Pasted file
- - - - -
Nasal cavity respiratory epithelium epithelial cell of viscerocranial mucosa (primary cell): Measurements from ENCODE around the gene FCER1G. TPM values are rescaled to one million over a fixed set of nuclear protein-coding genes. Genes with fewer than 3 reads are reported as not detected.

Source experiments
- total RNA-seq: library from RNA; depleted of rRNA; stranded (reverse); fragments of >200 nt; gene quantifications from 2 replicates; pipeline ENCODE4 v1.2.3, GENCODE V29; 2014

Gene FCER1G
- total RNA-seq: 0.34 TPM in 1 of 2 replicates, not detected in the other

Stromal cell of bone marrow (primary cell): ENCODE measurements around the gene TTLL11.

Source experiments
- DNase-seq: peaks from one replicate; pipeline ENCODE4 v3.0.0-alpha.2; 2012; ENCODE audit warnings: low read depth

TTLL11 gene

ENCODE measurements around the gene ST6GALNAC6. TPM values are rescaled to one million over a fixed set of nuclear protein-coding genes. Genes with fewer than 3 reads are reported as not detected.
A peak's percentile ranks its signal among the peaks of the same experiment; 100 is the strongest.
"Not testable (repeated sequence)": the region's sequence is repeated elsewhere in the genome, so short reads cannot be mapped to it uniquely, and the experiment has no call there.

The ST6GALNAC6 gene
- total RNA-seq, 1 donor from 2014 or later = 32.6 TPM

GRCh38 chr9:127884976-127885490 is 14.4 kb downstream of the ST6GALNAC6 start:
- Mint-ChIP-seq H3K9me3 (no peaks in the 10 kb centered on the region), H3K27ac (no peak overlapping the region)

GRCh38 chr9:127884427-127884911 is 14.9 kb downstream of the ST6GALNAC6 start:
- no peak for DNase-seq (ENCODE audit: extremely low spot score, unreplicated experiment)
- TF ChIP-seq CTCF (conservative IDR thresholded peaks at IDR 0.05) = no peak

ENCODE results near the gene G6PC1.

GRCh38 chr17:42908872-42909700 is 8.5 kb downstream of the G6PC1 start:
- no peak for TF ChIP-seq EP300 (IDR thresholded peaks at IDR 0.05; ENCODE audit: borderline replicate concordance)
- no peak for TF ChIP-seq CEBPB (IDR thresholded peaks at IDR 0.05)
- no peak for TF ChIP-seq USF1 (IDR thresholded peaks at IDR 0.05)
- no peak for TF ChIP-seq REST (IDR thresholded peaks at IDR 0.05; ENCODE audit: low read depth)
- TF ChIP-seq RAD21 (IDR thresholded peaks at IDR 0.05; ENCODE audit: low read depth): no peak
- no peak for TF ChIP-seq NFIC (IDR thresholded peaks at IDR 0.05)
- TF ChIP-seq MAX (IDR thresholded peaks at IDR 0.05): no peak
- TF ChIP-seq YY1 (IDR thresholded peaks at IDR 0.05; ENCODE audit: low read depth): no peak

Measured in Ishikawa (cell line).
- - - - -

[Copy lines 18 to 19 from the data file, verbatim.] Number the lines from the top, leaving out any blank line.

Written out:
- no peak for DNase-seq (ENCODE audit: extremely low spot score, unreplicated experiment)
- TF ChIP-seq CTCF (conservative IDR thresholded peaks at IDR 0.05) = no peak